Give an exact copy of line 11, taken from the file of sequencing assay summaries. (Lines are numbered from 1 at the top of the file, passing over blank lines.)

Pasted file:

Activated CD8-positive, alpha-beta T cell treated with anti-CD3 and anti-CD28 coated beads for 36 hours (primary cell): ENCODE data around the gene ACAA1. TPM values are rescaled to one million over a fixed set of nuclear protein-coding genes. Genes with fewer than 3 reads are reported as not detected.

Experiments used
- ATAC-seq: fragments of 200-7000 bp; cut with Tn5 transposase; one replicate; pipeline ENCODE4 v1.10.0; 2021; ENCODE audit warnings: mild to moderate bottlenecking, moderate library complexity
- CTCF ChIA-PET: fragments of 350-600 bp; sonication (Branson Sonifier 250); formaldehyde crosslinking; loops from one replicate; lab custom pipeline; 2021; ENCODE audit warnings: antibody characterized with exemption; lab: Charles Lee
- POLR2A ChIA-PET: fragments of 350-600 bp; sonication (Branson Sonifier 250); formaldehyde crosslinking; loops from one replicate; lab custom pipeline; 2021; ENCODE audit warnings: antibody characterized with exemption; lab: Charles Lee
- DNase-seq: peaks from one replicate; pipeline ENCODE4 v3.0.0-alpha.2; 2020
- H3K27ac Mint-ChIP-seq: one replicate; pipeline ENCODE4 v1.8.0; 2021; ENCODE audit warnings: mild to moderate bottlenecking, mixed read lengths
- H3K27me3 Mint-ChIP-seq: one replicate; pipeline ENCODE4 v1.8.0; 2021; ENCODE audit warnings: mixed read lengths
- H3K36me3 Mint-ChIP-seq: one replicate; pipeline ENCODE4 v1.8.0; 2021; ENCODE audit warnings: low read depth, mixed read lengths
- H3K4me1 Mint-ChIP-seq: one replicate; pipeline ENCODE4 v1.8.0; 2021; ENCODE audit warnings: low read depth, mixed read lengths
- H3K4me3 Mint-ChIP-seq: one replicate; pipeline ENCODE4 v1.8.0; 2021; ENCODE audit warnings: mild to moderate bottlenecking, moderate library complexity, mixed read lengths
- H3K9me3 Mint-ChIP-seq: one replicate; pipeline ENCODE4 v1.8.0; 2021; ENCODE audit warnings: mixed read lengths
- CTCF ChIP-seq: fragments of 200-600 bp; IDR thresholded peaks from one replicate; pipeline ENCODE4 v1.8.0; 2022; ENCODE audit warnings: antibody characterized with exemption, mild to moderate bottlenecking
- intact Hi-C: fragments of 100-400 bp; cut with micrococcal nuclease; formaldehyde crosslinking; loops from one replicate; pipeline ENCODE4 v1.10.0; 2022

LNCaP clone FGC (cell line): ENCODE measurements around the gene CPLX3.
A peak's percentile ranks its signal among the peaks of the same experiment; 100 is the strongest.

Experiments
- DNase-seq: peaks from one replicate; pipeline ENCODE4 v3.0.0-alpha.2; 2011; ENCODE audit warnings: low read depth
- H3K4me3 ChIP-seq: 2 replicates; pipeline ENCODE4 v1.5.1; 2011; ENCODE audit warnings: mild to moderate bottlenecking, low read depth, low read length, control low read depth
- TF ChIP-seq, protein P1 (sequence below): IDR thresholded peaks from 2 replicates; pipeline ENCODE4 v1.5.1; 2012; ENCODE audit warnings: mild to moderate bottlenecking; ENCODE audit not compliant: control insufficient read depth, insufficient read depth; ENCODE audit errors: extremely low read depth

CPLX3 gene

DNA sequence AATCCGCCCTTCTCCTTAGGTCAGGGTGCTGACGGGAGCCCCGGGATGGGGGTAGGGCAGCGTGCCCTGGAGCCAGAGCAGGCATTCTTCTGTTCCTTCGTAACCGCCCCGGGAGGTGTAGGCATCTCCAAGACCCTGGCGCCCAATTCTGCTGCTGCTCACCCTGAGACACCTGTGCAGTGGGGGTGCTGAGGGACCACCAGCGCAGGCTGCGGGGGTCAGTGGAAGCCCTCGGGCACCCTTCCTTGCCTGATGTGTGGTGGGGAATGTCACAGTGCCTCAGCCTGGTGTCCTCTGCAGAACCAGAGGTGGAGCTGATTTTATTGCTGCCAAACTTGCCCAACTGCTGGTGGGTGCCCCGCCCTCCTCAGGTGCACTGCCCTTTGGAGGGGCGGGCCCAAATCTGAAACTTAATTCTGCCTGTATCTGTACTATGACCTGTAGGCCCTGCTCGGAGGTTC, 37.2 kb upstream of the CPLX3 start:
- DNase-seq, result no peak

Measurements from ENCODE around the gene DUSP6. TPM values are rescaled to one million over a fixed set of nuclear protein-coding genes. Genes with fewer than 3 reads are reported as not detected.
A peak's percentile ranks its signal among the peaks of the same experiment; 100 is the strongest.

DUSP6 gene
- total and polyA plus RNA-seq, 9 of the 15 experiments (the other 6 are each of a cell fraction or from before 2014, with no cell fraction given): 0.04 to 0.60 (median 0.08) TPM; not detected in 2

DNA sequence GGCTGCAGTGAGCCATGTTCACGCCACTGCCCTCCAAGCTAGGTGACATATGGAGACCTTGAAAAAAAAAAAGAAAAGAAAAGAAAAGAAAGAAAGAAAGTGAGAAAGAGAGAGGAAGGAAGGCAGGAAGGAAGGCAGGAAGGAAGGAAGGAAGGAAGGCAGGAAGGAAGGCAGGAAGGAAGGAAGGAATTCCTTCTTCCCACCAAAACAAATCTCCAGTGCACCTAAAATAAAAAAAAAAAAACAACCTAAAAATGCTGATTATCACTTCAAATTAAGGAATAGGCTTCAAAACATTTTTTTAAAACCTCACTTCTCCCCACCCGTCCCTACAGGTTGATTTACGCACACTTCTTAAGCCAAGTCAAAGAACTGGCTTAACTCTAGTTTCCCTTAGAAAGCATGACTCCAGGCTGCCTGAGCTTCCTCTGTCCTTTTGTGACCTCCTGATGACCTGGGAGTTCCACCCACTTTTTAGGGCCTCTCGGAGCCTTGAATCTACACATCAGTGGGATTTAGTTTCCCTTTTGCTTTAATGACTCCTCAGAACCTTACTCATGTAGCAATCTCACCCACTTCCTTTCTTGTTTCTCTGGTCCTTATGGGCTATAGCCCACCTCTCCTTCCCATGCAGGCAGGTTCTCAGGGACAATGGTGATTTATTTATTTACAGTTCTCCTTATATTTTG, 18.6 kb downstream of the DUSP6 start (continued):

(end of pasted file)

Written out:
- H3K4me3 Mint-ChIP-seq: one replicate; pipeline ENCODE4 v1.8.0; 2021; ENCODE audit warnings: mild to moderate bottlenecking, moderate library complexity, mixed read lengths